In Turkey, we are opening the Istanbul Financial Center, which will support and grow the country’s financial technology system, by providing a base for fintech companies to pilot their products and test their technologies and applications in a regulatory simulation.

As Turkey is a country with a complex, diversified economy – according to Harvard Growth Lab’s ATLAS of Economic Complexity, Turkey ranks third in the world – one of our goals at the Istanbul Financial Center is that this diversification will encourage and nurture the development of highly diversified financial services, which will in turn help to increase financial inclusion.

Istanbul Financial Center
The Istanbul Financial Center will support and grow Turkey's fintech sector. Image: Istanbul Financial Center

Customers are turning increasingly to digital and mobile channels, as these fintech solutions often provide a lifeline to many segments of society. With 40% of its population aged under 25 and a 95% mobile phone penetration rate, Turkey has positioned itself as a highly attractive market for mobile banking.

There are approximately 78 million digital banking customers in the country as of September 2021, according to the Banks Association of Türkiye.

New technologies in mobile banking have also begun to support individual entrepreneurs and SMEs with their digital transformation and e-commerce journeys.

For example, there is a solution that can turn a mobile phone into a point-of-sale system (POS), which is addressing the needs of more than 700,000 micro, small and medium-sized enterprises (MSMEs) in Turkey, providing them with access to the financial system and people using credit cards.

Alternative instruments for financial inclusion

Scepticism about traditional financial services also plays a role in access to finance. There is huge potential for alternative instruments to help more people become a part of the investment ecosystem.

For example, Islamic finance provides a comprehensive framework to enhance financial inclusion through the principle of risk-sharing and through Islam’s redistributive channels.

In Islamic finance, financial inclusion entails access to finance from two points: promotion of risk-sharing contracts through the provision of feasible and non-interest finance, and the provision of income redistributions instruments for poverty alleviation.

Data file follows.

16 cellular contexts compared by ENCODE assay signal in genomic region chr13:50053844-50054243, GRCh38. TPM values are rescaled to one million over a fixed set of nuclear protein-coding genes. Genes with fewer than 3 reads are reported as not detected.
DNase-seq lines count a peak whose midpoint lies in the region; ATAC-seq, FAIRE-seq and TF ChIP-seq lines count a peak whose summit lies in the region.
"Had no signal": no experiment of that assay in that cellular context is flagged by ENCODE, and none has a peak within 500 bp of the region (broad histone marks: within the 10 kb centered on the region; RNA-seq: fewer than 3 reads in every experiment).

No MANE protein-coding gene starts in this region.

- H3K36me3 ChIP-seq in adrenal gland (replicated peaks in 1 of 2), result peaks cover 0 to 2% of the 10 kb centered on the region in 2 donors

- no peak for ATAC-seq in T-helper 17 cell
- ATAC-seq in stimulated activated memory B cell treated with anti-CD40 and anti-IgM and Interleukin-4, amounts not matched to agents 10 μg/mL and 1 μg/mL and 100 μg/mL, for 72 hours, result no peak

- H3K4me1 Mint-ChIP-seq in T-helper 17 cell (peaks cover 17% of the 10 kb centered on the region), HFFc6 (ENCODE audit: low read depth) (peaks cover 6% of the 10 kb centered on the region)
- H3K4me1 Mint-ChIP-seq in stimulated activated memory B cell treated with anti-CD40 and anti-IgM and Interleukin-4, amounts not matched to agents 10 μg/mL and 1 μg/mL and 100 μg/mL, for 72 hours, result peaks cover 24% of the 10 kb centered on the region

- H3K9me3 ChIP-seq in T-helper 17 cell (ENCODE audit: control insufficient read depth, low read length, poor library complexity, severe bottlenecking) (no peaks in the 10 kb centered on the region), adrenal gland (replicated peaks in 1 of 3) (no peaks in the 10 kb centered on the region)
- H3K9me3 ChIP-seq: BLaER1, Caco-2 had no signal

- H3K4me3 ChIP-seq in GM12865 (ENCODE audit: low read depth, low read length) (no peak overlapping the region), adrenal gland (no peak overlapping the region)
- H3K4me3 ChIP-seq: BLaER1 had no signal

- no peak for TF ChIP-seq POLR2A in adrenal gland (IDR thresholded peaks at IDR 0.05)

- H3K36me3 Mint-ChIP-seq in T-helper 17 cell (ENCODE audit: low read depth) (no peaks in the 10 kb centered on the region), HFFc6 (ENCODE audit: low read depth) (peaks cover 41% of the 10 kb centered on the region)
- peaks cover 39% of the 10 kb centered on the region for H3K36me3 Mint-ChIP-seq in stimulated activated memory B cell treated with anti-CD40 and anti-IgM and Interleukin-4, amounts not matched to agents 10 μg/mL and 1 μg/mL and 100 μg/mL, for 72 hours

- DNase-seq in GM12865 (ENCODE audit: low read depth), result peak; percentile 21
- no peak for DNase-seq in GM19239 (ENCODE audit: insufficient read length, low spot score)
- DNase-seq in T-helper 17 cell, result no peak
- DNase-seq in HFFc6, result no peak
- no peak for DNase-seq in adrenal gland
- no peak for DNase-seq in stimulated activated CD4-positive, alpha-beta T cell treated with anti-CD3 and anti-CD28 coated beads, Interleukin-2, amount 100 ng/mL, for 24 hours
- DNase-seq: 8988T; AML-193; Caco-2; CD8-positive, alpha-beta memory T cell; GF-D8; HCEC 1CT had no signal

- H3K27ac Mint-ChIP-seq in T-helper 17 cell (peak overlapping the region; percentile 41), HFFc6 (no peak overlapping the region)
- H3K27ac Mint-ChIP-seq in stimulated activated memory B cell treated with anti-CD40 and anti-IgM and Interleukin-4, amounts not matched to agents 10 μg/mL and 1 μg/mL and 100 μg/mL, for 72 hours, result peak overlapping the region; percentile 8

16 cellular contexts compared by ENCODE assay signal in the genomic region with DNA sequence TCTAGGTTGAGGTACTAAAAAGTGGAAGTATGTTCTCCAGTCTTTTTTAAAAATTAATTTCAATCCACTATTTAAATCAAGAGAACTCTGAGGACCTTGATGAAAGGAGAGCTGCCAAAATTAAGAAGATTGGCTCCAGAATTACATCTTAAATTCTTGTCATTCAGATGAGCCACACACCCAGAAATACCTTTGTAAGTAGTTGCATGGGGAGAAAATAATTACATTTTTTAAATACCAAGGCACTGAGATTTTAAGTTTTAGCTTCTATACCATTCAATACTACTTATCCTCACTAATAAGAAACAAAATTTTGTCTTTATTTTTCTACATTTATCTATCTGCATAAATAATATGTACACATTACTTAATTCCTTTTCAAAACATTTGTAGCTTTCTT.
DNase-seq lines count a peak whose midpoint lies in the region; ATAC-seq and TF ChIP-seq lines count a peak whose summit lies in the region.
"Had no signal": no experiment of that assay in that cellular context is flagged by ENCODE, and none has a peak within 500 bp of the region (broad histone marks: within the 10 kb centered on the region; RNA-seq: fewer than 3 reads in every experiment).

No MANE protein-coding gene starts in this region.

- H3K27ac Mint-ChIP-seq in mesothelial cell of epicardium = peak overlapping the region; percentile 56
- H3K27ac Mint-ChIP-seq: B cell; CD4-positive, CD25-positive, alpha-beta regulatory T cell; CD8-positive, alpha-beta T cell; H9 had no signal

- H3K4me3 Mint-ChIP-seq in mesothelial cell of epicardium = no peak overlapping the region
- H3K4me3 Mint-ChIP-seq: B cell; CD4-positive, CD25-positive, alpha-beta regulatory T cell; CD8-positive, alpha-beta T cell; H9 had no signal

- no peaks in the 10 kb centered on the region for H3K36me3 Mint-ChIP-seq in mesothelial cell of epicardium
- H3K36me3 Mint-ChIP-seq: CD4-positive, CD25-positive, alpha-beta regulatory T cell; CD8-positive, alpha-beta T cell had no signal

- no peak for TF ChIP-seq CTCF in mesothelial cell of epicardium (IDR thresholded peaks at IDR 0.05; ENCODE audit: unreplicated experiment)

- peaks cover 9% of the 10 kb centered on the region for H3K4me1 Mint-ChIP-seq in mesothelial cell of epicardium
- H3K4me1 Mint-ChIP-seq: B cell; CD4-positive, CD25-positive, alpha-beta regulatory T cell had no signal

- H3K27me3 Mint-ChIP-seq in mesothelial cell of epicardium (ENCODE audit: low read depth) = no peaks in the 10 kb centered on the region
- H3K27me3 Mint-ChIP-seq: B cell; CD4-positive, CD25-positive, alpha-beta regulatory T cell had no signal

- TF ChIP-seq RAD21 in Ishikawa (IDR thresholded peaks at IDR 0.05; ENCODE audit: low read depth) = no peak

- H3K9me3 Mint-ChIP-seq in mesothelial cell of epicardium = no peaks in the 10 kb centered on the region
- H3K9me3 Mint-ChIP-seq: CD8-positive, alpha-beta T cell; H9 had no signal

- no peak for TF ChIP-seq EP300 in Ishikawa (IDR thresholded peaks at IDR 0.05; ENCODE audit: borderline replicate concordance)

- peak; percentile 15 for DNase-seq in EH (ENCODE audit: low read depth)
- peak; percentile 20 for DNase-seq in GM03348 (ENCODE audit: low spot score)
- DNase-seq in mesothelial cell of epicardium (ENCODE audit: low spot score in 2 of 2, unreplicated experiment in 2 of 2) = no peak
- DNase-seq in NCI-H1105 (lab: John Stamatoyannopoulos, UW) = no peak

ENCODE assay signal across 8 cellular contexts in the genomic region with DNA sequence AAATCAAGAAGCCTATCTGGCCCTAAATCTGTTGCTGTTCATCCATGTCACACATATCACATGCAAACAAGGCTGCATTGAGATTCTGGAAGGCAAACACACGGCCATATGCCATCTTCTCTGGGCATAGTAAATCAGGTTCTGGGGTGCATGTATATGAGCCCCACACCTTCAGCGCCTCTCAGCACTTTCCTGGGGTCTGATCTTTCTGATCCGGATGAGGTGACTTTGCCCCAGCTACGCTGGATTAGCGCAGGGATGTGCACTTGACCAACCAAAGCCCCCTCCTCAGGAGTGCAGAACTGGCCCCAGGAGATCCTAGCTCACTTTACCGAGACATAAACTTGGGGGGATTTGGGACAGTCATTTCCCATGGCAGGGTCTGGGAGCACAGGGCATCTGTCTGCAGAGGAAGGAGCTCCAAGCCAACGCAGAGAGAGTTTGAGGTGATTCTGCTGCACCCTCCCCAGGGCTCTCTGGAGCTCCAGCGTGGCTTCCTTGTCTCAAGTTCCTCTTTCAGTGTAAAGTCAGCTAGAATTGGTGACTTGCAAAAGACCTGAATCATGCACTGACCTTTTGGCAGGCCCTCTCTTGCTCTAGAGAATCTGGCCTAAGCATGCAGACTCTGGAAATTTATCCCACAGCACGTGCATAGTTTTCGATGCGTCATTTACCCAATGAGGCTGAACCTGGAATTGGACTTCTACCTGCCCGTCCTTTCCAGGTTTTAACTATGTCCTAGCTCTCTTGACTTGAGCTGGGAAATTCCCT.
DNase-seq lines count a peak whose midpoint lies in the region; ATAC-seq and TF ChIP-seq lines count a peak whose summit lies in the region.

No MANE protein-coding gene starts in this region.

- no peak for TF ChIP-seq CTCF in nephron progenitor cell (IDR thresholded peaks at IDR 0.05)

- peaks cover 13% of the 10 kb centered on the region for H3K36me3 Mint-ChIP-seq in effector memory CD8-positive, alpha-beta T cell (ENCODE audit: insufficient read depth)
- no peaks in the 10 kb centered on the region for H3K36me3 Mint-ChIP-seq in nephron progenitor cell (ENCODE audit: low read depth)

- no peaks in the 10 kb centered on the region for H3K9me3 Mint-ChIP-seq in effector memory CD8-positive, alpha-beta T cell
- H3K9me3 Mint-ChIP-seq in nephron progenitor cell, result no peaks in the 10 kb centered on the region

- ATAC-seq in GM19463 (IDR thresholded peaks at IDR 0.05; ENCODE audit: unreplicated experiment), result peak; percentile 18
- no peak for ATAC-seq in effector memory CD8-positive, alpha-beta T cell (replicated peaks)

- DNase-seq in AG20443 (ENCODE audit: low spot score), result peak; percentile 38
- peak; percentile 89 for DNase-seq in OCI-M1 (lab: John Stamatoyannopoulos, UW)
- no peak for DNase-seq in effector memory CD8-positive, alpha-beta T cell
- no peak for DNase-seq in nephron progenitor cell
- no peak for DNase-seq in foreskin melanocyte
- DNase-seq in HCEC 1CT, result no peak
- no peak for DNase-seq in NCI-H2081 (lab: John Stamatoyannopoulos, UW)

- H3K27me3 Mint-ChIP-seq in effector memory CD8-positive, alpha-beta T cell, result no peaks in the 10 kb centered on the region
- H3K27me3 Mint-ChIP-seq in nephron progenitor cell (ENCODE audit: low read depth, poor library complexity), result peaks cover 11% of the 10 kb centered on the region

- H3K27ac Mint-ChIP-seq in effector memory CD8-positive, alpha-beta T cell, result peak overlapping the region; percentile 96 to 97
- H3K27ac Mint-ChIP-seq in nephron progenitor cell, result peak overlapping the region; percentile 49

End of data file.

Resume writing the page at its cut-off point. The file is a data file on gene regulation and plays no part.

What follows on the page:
Islamic finance promotes risk sharing

Islamic finance offers a set of financial instruments promoting risk-sharing, rather than risk transfer, in the financial system.

In addition, it advocates for redistributive risk-sharing instruments through which the economically more able segment of the society shares the risks facing the less able segment of the population.

Conventional modes of enhancing financial inclusion can be replicated through instruments of Islamic finance, allowing risk-sharing and diversification.

New approach to finance for a fairer economy

With the technology improving constantly, it will be possible for populations to have access to financial products and services that will drive financial inclusion to much higher levels.

Discover

How is the World Economic Forum fostering a sustainable and inclusive digital economy?

Growth of fintech and alternative financial services, such as Islamic finance, will accelerate this trend.

We need this new approach to finance to help make it more inclusive and accessible, more closely aligned with today’s digital society and accounting for people’s individual situations and values. This will create both a fairer and stronger global economy.

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The views expressed in this article are those of the author alone and not the World Economic Forum.

Related topics:
Forum InstitutionalFinancial and Monetary SystemsEquity, Diversity and Inclusion
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World Economic Forum

May 21, 2024